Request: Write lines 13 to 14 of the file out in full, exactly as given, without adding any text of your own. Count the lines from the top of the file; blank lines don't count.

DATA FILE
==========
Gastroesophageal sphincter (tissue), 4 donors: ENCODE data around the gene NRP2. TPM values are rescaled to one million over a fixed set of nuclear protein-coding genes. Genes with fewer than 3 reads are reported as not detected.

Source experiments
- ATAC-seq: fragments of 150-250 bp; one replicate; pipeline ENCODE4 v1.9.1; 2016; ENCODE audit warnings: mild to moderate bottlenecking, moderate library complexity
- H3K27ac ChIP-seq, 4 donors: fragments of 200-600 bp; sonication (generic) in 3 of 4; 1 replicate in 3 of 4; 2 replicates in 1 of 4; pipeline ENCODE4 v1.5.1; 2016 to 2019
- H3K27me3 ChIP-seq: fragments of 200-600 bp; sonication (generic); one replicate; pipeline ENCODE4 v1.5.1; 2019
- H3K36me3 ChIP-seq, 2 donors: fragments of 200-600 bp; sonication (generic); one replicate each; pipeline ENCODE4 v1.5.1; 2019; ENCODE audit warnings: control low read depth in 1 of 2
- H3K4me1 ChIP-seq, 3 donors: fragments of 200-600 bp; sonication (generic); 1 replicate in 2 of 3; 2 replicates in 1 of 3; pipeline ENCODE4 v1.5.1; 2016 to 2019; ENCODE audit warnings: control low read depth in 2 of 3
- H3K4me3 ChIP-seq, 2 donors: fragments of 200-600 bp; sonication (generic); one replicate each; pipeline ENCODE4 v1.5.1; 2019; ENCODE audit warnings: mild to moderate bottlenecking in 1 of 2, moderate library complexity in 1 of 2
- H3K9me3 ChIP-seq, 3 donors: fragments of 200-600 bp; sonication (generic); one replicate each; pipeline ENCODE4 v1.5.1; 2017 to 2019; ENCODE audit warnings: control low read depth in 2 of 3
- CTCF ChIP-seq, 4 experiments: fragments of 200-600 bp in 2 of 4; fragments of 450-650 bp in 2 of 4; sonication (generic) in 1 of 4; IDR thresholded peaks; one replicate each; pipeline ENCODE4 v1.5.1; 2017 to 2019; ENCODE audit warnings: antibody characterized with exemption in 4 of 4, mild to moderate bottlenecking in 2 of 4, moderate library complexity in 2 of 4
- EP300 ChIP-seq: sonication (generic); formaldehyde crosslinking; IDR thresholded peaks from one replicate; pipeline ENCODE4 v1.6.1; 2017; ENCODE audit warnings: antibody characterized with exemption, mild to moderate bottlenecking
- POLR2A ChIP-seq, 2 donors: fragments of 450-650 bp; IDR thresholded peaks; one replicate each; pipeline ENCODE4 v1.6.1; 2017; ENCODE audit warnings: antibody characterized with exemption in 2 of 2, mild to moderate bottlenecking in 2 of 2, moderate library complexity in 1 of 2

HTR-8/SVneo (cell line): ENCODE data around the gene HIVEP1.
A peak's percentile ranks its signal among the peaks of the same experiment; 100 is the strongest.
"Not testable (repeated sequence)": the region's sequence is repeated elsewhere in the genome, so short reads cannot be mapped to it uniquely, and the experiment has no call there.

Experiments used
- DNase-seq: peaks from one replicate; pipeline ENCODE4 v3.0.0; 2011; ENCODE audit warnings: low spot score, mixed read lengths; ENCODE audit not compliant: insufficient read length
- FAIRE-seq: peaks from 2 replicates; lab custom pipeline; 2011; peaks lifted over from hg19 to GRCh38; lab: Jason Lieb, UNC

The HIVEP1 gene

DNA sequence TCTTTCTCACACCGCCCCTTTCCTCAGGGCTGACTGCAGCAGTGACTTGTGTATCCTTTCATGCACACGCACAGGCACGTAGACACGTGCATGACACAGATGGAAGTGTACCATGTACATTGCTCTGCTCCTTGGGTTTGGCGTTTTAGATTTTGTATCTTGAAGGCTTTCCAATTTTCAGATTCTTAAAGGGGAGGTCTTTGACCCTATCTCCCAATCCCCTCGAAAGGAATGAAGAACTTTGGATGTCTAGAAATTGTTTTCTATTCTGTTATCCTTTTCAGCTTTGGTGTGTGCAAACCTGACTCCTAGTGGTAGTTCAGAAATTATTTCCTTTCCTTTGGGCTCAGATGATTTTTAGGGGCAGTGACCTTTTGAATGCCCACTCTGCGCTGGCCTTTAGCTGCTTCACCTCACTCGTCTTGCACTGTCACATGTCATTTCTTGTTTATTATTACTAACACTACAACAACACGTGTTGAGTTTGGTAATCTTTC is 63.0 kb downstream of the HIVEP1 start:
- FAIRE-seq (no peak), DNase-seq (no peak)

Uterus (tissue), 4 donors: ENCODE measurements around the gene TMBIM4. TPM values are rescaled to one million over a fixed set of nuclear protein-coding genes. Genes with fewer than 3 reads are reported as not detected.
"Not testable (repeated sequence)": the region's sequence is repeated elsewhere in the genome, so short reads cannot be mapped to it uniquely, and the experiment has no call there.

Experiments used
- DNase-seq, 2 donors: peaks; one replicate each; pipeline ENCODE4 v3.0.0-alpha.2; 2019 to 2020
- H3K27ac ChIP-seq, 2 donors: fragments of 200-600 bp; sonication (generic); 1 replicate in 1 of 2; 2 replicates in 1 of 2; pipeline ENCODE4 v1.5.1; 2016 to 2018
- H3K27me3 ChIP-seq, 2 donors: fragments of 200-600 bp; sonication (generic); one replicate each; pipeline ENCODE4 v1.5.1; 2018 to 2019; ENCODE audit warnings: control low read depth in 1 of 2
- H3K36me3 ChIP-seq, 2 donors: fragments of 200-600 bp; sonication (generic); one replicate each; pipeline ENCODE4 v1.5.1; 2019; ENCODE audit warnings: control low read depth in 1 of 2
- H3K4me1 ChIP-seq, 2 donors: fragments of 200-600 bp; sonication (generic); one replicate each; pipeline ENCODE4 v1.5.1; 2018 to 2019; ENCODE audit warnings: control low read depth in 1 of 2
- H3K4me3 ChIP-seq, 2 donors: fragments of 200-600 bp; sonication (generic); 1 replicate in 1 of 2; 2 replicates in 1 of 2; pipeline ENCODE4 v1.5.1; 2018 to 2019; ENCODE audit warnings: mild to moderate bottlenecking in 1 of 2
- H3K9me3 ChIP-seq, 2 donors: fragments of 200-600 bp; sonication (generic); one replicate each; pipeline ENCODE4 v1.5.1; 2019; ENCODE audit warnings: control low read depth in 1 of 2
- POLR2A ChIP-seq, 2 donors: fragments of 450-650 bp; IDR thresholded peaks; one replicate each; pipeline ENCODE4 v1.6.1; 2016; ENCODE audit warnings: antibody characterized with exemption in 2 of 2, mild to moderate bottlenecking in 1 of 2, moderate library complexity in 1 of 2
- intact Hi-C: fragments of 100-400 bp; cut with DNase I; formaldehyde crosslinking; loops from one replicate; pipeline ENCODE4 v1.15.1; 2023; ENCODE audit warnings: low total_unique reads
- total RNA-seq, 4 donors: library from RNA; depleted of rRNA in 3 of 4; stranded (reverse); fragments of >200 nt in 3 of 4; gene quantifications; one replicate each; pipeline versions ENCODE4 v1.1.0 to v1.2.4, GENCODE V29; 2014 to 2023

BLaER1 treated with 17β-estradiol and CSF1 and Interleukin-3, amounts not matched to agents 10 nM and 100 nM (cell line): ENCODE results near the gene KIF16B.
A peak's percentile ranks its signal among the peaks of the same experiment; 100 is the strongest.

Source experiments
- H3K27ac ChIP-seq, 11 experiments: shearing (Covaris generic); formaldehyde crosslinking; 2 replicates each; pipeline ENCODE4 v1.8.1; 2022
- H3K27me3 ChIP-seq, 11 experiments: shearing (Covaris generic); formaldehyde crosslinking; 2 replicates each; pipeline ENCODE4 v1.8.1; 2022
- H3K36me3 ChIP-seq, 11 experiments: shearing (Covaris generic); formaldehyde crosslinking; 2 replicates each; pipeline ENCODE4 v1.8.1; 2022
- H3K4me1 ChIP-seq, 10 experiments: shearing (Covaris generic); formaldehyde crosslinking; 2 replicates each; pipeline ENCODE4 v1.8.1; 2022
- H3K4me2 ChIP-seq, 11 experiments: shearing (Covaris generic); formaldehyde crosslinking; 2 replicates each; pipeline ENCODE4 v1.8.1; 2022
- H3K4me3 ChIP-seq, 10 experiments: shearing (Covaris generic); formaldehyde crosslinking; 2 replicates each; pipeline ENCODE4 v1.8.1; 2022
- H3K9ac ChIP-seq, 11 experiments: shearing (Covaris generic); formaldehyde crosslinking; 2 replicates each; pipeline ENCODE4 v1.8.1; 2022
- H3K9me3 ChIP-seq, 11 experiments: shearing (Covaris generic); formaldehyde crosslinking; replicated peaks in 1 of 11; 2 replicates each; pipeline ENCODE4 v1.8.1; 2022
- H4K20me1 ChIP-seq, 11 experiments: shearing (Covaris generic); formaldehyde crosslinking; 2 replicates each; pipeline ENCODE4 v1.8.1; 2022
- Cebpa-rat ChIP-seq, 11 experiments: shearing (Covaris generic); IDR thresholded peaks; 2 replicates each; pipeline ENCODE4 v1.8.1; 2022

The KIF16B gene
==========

HTR-8/SVneo (cell line): ENCODE data around the gene HIVEP1.
A peak's percentile ranks its signal among the peaks of the same experiment; 100 is the strongest.